The key feature for me, however, is that Abraham eschews the traditional simplistic morality of the fantasy epic. In far too many fantasy books the bad guys are evil because they are Evil. The Dark Lord wants to conquer the world because he is a Dark Lord and so hopelessly corrupt that he cannot but wish ill to all living things. Look, Tolkien did it, it must be right.
Except that the real world isn’t like that, and the idea that one’s political enemies are not only mistaken in their philosophy, and perhaps unduly self-interested, but utterly Evil is making our world a much harder place in which to live. It is at root a religious idea, and Adolph Hitler and his cronies have a lot to answer for in terms of making Evil manifest, but we in the entertainment industry also have a lot to answer for. We lead people astray by offering easy answers. There is no magical spell that will solve the world’s problems, no single act of heroism that will banish Evil from the world for all time. A newly elected leader cannot put the world to right at a stroke. Daniel Abraham, at least, understands that.
So in The Long Price Quartet there is no ultimate Evil, no Dark Lord and his minions, only human beings. The Galts hate the people of the Khaiem, and seek their destruction, it is true. They hate them because they fear them. And they fear them because it is absolutely true that the Khaiem is in possession of weapons of mass destruction that could, if they chose to use them, put an end to Galtic civilization with a mere thought.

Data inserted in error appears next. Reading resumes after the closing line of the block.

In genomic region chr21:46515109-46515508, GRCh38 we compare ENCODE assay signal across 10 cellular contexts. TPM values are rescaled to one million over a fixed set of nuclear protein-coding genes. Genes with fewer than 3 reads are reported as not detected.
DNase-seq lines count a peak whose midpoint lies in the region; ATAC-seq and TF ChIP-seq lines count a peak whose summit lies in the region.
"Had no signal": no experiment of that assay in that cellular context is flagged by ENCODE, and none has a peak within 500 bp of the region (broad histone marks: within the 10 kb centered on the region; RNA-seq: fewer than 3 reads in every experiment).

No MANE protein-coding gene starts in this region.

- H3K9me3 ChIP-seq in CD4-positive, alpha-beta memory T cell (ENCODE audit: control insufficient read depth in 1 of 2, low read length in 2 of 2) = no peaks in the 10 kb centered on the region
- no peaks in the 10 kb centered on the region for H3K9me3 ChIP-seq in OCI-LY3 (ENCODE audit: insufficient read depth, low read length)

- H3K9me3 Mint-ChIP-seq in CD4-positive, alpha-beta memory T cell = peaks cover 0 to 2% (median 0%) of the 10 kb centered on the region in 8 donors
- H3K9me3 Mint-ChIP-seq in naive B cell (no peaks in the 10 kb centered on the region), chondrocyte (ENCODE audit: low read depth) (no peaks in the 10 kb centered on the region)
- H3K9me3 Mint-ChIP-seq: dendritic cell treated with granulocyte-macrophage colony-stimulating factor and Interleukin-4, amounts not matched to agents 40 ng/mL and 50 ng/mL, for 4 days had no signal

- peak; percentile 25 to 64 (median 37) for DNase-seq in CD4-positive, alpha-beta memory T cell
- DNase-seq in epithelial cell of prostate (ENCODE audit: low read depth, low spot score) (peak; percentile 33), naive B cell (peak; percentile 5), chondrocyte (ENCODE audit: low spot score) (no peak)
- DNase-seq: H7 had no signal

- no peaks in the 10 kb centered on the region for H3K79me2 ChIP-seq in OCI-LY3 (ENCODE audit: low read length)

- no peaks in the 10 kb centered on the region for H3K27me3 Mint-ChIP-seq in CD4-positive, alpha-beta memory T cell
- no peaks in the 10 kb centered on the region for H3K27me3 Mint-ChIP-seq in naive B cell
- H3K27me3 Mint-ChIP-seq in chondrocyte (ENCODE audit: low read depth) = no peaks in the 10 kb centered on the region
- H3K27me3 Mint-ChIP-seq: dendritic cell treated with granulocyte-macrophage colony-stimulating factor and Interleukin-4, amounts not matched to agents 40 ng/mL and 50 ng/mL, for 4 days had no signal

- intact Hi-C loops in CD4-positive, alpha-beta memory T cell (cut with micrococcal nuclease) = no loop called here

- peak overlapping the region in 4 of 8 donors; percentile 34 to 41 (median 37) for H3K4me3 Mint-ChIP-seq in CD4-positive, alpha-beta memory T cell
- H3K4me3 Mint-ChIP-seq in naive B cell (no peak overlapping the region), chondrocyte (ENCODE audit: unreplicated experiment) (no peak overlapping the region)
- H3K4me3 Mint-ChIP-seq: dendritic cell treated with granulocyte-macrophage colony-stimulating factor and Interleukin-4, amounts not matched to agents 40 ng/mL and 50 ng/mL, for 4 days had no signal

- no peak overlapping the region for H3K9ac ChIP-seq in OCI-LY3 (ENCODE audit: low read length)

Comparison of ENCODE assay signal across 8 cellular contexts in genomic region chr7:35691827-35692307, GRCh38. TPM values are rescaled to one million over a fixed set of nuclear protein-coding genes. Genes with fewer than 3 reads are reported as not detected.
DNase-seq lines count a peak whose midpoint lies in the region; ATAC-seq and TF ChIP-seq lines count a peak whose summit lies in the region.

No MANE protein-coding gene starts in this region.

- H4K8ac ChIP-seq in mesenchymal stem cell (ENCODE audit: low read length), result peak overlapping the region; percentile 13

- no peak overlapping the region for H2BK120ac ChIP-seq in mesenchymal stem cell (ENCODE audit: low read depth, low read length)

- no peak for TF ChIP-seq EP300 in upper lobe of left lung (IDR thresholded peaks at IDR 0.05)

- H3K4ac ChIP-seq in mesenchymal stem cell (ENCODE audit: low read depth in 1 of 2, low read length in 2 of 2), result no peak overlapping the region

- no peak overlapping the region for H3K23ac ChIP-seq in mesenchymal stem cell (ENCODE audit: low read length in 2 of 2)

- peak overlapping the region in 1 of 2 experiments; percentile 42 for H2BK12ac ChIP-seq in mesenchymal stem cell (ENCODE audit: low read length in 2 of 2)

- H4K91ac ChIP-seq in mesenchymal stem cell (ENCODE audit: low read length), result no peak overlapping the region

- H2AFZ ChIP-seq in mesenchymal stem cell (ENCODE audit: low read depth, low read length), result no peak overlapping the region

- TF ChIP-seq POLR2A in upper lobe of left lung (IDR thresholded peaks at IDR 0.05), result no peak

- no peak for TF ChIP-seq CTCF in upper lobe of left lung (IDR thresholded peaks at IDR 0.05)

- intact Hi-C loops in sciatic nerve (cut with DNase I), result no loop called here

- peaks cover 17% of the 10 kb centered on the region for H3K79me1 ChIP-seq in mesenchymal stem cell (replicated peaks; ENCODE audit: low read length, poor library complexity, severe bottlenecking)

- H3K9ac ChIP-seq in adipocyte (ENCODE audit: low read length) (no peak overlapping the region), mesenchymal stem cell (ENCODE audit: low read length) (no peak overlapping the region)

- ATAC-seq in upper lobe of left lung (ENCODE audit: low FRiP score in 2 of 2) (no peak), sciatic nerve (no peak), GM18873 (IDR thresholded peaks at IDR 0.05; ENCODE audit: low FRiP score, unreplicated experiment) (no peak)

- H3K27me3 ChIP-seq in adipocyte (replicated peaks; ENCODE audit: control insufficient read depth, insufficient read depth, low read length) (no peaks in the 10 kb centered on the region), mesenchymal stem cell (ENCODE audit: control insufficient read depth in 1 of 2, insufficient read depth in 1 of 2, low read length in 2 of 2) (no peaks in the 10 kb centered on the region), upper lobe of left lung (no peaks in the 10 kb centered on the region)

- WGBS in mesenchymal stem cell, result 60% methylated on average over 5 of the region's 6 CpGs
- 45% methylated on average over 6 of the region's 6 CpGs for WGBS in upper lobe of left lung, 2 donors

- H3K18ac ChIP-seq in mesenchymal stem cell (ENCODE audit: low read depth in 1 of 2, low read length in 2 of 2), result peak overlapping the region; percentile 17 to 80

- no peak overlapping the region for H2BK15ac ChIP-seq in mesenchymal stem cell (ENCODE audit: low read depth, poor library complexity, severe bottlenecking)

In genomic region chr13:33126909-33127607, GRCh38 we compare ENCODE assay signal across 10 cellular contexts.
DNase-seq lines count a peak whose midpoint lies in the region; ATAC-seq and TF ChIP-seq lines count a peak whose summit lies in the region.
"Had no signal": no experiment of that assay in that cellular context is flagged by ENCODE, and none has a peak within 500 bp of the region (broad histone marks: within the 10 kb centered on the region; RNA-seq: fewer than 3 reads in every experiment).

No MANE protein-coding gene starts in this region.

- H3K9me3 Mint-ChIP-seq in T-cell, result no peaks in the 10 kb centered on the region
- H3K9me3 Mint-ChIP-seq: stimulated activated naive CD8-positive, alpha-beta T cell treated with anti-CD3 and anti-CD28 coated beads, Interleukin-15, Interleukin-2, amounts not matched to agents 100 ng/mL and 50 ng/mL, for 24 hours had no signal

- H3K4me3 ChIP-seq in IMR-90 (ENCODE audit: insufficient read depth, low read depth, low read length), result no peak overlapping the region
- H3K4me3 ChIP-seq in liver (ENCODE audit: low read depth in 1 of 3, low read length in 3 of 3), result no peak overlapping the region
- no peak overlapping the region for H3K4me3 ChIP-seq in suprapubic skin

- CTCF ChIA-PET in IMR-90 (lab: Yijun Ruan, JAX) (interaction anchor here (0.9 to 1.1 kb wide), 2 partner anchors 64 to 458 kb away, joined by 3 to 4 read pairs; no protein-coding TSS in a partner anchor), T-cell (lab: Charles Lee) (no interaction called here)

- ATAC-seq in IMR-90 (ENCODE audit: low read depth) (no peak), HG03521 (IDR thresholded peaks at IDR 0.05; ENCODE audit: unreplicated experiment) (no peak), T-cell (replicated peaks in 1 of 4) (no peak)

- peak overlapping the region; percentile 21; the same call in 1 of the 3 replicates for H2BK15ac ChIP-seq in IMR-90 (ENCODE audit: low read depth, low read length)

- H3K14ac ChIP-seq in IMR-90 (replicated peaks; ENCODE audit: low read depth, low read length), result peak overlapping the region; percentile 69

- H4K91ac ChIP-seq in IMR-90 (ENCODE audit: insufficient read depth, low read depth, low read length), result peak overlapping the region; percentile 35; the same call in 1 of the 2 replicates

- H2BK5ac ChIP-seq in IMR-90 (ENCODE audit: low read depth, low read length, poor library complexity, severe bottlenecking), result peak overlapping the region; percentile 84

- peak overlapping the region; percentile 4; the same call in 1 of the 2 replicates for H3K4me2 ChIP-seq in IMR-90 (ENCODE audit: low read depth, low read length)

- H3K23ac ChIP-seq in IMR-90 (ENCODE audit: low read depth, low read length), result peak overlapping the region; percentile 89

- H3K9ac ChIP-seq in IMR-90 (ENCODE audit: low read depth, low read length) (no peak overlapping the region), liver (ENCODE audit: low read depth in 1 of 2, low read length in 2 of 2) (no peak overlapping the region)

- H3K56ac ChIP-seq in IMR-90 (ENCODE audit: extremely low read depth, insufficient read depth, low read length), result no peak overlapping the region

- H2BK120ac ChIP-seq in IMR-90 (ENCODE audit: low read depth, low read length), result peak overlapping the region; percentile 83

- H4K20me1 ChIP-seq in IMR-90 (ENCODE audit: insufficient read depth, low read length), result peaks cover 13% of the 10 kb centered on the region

That the vast majority of the people of the Khaiem choose not to do so is irrelevant. It only takes one mad man, or woman.
Much of the evil done in The Long Price Quartet is done by people who, while acting out of greed or anger, are at least doing so because they can justify their actions to themselves as revenge, or balancing of prior iniquities inflicted upon them. In most cases, however, the very worst atrocities are committed by people who believe that they have identified something wrong in the world and are trying to do good by putting it right. Unintended consequences are a fact of life. That’s true whether you are bidding for a Worldcon, standing for political office, or starting an armed rebellion. Nothing ever goes quite as you planned. You will never please all of the people all of the time. Sometimes, no matter how much good you do, someone will end up hating you for what you have done.